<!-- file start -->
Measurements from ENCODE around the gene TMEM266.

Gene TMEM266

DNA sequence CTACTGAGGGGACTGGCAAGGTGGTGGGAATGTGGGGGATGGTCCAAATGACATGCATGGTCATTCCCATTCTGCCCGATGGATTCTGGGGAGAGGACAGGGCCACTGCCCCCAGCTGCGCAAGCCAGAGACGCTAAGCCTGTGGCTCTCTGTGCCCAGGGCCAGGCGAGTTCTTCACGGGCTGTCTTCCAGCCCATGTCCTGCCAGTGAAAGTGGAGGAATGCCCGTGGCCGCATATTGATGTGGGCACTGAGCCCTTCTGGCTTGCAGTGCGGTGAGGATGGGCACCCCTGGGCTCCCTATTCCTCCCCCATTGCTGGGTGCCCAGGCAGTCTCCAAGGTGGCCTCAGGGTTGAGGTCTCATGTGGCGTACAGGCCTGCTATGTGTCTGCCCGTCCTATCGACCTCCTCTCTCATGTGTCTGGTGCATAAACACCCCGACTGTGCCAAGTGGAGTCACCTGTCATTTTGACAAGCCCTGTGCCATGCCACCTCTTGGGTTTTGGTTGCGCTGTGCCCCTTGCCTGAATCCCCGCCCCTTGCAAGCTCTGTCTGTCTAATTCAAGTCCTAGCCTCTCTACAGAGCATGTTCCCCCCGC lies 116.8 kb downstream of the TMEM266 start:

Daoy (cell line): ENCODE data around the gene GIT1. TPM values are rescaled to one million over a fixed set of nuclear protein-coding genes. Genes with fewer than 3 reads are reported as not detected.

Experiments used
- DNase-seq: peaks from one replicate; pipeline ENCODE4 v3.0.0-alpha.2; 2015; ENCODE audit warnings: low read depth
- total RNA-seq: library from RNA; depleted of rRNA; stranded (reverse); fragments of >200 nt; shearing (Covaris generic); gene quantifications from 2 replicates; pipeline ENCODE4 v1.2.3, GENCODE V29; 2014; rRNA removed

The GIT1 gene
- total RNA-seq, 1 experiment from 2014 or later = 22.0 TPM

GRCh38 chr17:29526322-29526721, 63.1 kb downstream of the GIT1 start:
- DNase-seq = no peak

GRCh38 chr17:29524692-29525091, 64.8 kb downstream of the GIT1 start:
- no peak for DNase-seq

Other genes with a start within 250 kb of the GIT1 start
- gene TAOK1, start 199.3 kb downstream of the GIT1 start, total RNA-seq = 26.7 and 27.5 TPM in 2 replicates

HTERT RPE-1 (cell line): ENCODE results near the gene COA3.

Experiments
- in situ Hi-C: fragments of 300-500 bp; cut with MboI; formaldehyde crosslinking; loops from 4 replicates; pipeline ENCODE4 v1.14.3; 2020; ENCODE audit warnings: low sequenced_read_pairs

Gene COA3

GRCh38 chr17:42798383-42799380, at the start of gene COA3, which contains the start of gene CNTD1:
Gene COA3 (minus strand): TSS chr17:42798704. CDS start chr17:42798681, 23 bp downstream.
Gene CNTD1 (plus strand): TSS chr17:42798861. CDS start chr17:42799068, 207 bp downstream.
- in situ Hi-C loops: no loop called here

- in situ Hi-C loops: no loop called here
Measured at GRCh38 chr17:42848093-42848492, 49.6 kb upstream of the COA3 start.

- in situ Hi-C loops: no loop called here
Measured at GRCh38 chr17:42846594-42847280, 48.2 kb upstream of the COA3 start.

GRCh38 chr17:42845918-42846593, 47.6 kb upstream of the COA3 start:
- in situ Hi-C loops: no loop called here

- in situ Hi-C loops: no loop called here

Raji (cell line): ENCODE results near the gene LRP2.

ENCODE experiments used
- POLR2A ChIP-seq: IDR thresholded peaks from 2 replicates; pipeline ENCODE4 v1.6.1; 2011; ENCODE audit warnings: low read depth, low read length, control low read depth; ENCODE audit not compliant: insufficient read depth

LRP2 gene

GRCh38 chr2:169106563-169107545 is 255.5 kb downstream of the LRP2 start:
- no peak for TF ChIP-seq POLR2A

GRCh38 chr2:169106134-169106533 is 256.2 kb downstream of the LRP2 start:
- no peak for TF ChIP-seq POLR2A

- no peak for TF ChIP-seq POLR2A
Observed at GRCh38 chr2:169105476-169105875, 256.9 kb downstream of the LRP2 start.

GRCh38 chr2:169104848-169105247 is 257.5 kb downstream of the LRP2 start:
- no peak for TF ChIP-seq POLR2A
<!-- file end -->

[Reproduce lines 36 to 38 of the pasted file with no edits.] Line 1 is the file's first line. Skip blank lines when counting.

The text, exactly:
- no peak for TF ChIP-seq POLR2A

GRCh38 chr2:169106134-169106533 is 256.2 kb downstream of the LRP2 start:
- no peak for TF ChIP-seq POLR2A